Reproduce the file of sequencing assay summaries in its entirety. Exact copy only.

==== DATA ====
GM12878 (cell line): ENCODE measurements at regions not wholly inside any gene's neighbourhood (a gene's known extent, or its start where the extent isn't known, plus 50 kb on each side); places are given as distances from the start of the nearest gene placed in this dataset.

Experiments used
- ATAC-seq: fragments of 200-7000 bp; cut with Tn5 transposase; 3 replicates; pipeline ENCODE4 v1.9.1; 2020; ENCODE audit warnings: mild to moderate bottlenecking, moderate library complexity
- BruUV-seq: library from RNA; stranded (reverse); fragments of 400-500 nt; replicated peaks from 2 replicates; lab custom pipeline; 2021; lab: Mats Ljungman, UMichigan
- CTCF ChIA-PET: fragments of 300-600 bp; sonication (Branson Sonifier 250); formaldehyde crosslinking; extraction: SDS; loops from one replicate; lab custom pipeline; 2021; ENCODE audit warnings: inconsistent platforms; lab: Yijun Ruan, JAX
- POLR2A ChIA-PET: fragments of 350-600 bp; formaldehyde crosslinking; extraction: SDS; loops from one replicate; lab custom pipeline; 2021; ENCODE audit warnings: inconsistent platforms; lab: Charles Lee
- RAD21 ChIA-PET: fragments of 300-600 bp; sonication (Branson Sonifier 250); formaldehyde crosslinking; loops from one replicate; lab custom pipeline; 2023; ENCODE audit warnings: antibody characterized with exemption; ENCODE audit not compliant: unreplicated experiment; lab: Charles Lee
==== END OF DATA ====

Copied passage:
GM12878 (cell line): ENCODE measurements at regions not wholly inside any gene's neighbourhood (a gene's known extent, or its start where the extent isn't known, plus 50 kb on each side); places are given as distances from the start of the nearest gene placed in this dataset.

Experiments used
- ATAC-seq: fragments of 200-7000 bp; cut with Tn5 transposase; 3 replicates; pipeline ENCODE4 v1.9.1; 2020; ENCODE audit warnings: mild to moderate bottlenecking, moderate library complexity
- BruUV-seq: library from RNA; stranded (reverse); fragments of 400-500 nt; replicated peaks from 2 replicates; lab custom pipeline; 2021; lab: Mats Ljungman, UMichigan
- CTCF ChIA-PET: fragments of 300-600 bp; sonication (Branson Sonifier 250); formaldehyde crosslinking; extraction: SDS; loops from one replicate; lab custom pipeline; 2021; ENCODE audit warnings: inconsistent platforms; lab: Yijun Ruan, JAX
- POLR2A ChIA-PET: fragments of 350-600 bp; formaldehyde crosslinking; extraction: SDS; loops from one replicate; lab custom pipeline; 2021; ENCODE audit warnings: inconsistent platforms; lab: Charles Lee
- RAD21 ChIA-PET: fragments of 300-600 bp; sonication (Branson Sonifier 250); formaldehyde crosslinking; loops from one replicate; lab custom pipeline; 2023; ENCODE audit warnings: antibody characterized with exemption; ENCODE audit not compliant: unreplicated experiment; lab: Charles Lee